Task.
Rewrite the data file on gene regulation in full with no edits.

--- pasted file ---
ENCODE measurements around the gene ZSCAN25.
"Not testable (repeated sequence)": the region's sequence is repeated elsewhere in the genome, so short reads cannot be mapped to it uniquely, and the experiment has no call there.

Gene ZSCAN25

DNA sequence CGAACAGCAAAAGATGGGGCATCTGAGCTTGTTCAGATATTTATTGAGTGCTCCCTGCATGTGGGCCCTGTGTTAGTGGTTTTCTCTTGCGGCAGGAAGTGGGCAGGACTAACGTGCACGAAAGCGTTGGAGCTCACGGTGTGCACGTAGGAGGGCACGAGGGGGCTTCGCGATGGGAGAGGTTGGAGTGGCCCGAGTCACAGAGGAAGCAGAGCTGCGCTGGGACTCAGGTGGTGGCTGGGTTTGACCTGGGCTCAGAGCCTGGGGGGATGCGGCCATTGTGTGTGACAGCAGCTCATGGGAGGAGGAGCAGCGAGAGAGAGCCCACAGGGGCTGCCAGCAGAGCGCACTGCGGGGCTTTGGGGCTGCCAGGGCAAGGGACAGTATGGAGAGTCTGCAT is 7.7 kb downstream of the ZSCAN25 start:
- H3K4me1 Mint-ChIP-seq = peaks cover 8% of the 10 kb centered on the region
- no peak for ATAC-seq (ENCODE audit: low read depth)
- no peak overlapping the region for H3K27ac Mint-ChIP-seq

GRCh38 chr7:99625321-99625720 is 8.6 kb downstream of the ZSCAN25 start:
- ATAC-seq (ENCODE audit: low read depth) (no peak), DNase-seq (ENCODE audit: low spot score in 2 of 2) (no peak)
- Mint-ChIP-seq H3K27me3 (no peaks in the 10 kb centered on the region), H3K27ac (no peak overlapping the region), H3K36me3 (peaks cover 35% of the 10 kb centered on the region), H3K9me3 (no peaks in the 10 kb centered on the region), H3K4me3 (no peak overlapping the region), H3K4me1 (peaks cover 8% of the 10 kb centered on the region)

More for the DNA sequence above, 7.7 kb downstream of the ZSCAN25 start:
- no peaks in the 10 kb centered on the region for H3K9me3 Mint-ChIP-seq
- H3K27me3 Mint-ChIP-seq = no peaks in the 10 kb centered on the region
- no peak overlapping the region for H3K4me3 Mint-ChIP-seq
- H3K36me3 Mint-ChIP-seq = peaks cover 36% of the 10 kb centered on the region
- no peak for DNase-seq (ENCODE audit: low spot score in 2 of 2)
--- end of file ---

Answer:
ENCODE measurements around the gene ZSCAN25.
"Not testable (repeated sequence)": the region's sequence is repeated elsewhere in the genome, so short reads cannot be mapped to it uniquely, and the experiment has no call there.

Gene ZSCAN25

DNA sequence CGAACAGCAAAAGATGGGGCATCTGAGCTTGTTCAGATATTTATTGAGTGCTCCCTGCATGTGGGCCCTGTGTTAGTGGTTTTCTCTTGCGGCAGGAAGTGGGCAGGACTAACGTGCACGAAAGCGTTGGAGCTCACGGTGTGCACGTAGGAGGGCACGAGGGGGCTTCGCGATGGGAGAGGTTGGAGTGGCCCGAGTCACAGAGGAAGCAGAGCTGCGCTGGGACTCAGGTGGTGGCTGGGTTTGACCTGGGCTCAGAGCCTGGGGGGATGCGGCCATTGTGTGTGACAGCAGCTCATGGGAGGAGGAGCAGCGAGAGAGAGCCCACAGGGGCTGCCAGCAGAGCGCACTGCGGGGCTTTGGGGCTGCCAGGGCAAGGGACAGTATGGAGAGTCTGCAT is 7.7 kb downstream of the ZSCAN25 start:
- H3K4me1 Mint-ChIP-seq = peaks cover 8% of the 10 kb centered on the region
- no peak for ATAC-seq (ENCODE audit: low read depth)
- no peak overlapping the region for H3K27ac Mint-ChIP-seq

GRCh38 chr7:99625321-99625720 is 8.6 kb downstream of the ZSCAN25 start:
- ATAC-seq (ENCODE audit: low read depth) (no peak), DNase-seq (ENCODE audit: low spot score in 2 of 2) (no peak)
- Mint-ChIP-seq H3K27me3 (no peaks in the 10 kb centered on the region), H3K27ac (no peak overlapping the region), H3K36me3 (peaks cover 35% of the 10 kb centered on the region), H3K9me3 (no peaks in the 10 kb centered on the region), H3K4me3 (no peak overlapping the region), H3K4me1 (peaks cover 8% of the 10 kb centered on the region)

More for the DNA sequence above, 7.7 kb downstream of the ZSCAN25 start:
- no peaks in the 10 kb centered on the region for H3K9me3 Mint-ChIP-seq
- H3K27me3 Mint-ChIP-seq = no peaks in the 10 kb centered on the region
- no peak overlapping the region for H3K4me3 Mint-ChIP-seq
- H3K36me3 Mint-ChIP-seq = peaks cover 36% of the 10 kb centered on the region
- no peak for DNase-seq (ENCODE audit: low spot score in 2 of 2)